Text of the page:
Information covering more than a decade of new car and van sales, the economy, tax, safety, the environment and the vehicle car parc has been collated for the new guide, designed to provide a quick reference guide to the role the motor industry plays in the UK.
Most importantly for fleets, Motor Industry Facts 2004 shows that fleets are still getting some of the best deals on wheels available.
In the past six years, new car prices have only kept up with inflation for three years.
Over the past decade, new car registrations have risen from 1.91 million to 2.58 million last year, with only a small dip in 1999 and 2000 halting the steady increase.
Commercial vehicle sales have also enjoyed a steady rise, from 228,083 sales to 363,687 in 2003.
At total of 1.65 million cars were built in the UK in 2003, along with 188,871 vans.
During the decade, buying habits have changed considerably, with the total share of the car market taken by superminis at its highest level ever, 33.9%.
Lower-medium cars and upper-medium cars have been in steady decline for more than 10 years in terms of their share of the market, (27.9% and 18.6% respectively during 2003) while executive cars were on the same course until last year, when market share lifted slightly to 4.6%.
Luxury saloons account for about half of one percent, while specialist sports vehicles make up 2.5% of sales.
But the real stars of recent years have been models including 4x4s, which now account for 6.2%, up 67% over the decade and MPVs, which have now taken 4.2%, which represents a 600% rise.
Last year, that left the overall market with a top 10 featuring the all-conquering Ford Focus in first place, with 131,684 sales, Vauxhall's Corsa in second, with 108,387, the Astra, with 96,929, Ford Fiesta with 95,887 and Peugeot 206 in fifth with 95,052.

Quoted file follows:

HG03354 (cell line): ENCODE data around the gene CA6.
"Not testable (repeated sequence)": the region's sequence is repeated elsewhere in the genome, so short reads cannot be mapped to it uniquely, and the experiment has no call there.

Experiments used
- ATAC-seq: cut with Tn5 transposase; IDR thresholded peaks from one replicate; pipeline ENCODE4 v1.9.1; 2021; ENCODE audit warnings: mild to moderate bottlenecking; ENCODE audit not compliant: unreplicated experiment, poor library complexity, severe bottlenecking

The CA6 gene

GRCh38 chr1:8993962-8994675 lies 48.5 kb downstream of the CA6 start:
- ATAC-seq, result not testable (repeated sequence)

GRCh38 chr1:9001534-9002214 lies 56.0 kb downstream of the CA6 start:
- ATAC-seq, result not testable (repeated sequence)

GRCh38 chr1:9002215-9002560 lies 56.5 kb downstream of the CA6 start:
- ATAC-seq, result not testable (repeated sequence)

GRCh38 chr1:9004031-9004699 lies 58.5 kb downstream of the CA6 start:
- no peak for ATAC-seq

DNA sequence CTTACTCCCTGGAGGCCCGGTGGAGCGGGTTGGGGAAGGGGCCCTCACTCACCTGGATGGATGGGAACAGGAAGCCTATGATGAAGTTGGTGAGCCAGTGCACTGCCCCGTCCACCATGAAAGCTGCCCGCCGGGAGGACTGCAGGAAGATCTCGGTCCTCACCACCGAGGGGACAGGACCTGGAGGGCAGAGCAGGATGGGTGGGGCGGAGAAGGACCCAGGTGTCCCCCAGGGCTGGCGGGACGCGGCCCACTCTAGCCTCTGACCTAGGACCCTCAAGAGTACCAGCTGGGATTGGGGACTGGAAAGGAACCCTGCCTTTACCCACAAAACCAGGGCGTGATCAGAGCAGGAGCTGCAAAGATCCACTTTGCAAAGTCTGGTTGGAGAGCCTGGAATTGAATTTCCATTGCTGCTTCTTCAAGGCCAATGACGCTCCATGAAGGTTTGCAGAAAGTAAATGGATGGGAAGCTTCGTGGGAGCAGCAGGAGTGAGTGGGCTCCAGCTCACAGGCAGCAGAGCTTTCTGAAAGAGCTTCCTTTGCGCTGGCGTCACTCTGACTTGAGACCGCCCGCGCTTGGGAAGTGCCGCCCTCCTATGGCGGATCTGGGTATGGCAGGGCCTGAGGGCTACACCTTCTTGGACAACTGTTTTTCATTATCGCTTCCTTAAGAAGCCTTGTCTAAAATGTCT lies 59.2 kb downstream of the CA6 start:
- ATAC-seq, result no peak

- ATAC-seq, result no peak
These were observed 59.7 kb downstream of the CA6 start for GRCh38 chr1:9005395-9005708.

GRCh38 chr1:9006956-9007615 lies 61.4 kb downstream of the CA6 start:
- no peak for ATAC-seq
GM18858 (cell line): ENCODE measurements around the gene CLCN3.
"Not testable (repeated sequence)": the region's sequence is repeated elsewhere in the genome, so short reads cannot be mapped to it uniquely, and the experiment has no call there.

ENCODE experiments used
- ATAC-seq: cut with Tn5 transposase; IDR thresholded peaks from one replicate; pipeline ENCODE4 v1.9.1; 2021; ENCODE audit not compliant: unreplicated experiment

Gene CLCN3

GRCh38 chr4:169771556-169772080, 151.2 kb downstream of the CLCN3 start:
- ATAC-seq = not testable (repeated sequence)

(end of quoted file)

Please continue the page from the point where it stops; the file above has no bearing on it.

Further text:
Tying up the rest of the top 10 were the Renault Clio (83,972), Renault Megane (71,660), Volkswagen Golf (67,226), BMW 3-series (65,489) and Peugeot 307 (60,356).
Fuel duty in the UK – 1993 and 2003: travel by road safer, despite car growth
DESPITE the growth in the car parc, travel by road is getting safer. Since 1972, road deaths have dropped by 55.8% while the number of cars has grown 57%.
Simply putting on a seatbelt saves 500 lives and 7,000 serious injuries annually, experts suggest.
Compared with the rest of Europe, the UK is one of the safest countries to drive in, with 6.05 road fatalities per 100,000 population in 2002. Only Sweden fares better, on 5.97. By contrast, the United States of America records 14.85 deaths per 100,000 population and Poland 15.25.
The report also reveals how annual vehicle taxation has swelled with greater vehicle numbers, from £30.3 billion in 1996 to £42.5 billion in 2003.
Between 1993 and 2003, the fuel duty and VAT share in a gallon of unleaded rose from 66.8% to 75.6%. For diesel, it went from 65.7% to 74.1%.